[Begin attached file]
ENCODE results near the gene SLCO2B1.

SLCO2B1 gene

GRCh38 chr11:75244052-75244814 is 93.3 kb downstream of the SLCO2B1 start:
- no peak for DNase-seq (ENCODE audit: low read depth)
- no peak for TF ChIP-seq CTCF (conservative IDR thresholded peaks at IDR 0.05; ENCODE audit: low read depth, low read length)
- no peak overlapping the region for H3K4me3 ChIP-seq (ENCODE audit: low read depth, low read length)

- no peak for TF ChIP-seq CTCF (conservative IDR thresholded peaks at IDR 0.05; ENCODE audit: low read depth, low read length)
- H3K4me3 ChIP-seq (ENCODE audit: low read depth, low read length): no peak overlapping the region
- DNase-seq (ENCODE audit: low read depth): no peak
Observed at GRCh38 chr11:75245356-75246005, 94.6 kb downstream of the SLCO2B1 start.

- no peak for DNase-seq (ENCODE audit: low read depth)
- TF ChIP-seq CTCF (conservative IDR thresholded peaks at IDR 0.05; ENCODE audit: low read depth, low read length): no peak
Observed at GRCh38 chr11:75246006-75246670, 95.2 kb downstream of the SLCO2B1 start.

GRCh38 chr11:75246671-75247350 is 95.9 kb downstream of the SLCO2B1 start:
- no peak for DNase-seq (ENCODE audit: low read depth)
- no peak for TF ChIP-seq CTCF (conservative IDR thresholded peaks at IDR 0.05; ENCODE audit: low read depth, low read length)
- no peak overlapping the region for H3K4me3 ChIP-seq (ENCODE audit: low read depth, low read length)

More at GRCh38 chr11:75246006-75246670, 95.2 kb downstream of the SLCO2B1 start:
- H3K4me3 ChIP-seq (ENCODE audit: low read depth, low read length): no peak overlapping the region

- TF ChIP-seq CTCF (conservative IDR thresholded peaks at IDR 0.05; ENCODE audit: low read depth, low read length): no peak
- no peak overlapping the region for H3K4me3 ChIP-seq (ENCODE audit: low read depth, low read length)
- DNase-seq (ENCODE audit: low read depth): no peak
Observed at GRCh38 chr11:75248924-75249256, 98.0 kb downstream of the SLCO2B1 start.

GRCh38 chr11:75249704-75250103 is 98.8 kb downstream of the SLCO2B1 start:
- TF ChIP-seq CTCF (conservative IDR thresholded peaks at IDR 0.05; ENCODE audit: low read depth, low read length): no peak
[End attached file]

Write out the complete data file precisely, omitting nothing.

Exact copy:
ENCODE results near the gene SLCO2B1.

SLCO2B1 gene

GRCh38 chr11:75244052-75244814 is 93.3 kb downstream of the SLCO2B1 start:
- no peak for DNase-seq (ENCODE audit: low read depth)
- no peak for TF ChIP-seq CTCF (conservative IDR thresholded peaks at IDR 0.05; ENCODE audit: low read depth, low read length)
- no peak overlapping the region for H3K4me3 ChIP-seq (ENCODE audit: low read depth, low read length)

- no peak for TF ChIP-seq CTCF (conservative IDR thresholded peaks at IDR 0.05; ENCODE audit: low read depth, low read length)
- H3K4me3 ChIP-seq (ENCODE audit: low read depth, low read length): no peak overlapping the region
- DNase-seq (ENCODE audit: low read depth): no peak
Observed at GRCh38 chr11:75245356-75246005, 94.6 kb downstream of the SLCO2B1 start.

- no peak for DNase-seq (ENCODE audit: low read depth)
- TF ChIP-seq CTCF (conservative IDR thresholded peaks at IDR 0.05; ENCODE audit: low read depth, low read length): no peak
Observed at GRCh38 chr11:75246006-75246670, 95.2 kb downstream of the SLCO2B1 start.

GRCh38 chr11:75246671-75247350 is 95.9 kb downstream of the SLCO2B1 start:
- no peak for DNase-seq (ENCODE audit: low read depth)
- no peak for TF ChIP-seq CTCF (conservative IDR thresholded peaks at IDR 0.05; ENCODE audit: low read depth, low read length)
- no peak overlapping the region for H3K4me3 ChIP-seq (ENCODE audit: low read depth, low read length)

More at GRCh38 chr11:75246006-75246670, 95.2 kb downstream of the SLCO2B1 start:
- H3K4me3 ChIP-seq (ENCODE audit: low read depth, low read length): no peak overlapping the region

- TF ChIP-seq CTCF (conservative IDR thresholded peaks at IDR 0.05; ENCODE audit: low read depth, low read length): no peak
- no peak overlapping the region for H3K4me3 ChIP-seq (ENCODE audit: low read depth, low read length)
- DNase-seq (ENCODE audit: low read depth): no peak
Observed at GRCh38 chr11:75248924-75249256, 98.0 kb downstream of the SLCO2B1 start.

GRCh38 chr11:75249704-75250103 is 98.8 kb downstream of the SLCO2B1 start:
- TF ChIP-seq CTCF (conservative IDR thresholded peaks at IDR 0.05; ENCODE audit: low read depth, low read length): no peak